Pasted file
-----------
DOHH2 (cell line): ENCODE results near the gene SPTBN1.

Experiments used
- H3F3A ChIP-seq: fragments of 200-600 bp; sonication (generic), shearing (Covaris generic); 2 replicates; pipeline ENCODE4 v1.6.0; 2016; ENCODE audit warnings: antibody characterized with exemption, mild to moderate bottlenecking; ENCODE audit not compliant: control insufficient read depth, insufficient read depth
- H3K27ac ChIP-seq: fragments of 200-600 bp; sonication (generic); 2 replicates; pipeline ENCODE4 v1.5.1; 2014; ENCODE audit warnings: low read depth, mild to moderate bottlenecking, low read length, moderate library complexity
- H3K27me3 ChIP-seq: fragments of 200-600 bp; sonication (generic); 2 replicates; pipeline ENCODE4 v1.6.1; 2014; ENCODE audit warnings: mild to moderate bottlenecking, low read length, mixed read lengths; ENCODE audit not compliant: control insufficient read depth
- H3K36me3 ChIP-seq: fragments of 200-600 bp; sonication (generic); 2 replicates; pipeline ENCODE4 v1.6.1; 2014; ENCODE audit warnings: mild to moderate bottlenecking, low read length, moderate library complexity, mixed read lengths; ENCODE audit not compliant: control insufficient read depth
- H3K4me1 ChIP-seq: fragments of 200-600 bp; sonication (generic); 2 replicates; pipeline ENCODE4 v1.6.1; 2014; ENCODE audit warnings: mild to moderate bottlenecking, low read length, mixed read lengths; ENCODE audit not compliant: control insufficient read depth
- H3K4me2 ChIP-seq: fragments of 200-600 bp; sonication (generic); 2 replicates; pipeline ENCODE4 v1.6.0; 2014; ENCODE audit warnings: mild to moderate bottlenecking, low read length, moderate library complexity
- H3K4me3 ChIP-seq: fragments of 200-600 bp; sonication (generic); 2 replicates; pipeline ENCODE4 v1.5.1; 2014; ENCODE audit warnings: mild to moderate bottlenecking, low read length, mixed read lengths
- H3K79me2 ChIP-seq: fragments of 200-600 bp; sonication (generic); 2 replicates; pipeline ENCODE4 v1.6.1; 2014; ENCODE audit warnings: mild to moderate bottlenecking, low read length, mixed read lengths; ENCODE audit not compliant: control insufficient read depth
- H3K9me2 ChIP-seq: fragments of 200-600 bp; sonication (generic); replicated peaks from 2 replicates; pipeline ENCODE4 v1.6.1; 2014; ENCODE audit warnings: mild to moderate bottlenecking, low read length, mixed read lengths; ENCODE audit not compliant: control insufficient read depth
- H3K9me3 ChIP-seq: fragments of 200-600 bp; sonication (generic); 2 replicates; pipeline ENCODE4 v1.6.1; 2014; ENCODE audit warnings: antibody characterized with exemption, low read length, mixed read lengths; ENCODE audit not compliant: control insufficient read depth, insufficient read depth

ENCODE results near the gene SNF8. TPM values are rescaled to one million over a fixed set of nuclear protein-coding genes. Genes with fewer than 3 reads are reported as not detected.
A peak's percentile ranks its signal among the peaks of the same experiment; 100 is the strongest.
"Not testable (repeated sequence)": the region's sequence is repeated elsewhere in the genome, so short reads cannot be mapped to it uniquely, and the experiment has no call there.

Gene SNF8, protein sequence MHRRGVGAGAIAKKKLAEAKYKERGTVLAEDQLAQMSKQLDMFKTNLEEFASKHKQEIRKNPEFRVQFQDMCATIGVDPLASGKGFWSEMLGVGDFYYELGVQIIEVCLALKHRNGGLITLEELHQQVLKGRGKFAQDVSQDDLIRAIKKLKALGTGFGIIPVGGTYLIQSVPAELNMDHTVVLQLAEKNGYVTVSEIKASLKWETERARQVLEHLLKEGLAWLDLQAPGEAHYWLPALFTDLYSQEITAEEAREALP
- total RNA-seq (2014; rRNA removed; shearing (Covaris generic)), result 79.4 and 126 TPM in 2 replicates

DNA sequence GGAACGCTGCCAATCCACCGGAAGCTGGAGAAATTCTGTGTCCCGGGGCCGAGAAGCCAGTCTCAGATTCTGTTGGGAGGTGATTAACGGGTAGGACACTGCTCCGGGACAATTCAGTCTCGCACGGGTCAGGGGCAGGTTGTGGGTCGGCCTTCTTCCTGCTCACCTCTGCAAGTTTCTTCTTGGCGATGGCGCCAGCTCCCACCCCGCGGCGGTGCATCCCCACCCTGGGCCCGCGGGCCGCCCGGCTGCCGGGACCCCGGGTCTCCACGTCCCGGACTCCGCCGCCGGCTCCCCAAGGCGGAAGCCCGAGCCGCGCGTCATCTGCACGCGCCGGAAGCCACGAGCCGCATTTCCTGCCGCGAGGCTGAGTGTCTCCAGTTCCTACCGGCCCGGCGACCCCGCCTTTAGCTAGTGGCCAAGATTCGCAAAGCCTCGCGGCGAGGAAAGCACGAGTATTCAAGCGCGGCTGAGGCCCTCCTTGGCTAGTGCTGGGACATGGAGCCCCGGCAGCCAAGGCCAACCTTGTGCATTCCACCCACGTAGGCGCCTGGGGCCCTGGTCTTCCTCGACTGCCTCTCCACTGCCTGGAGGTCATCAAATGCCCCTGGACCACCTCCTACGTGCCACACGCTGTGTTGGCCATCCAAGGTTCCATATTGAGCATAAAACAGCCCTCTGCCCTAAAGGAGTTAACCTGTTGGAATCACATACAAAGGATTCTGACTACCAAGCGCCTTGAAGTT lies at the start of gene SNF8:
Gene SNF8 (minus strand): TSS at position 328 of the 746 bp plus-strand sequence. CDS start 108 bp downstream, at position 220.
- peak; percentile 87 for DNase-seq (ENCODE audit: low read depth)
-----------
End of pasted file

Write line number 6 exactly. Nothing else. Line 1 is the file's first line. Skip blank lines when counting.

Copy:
- H3K36me3 ChIP-seq: fragments of 200-600 bp; sonication (generic); 2 replicates; pipeline ENCODE4 v1.6.1; 2014; ENCODE audit warnings: mild to moderate bottlenecking, low read length, moderate library complexity, mixed read lengths; ENCODE audit not compliant: control insufficient read depth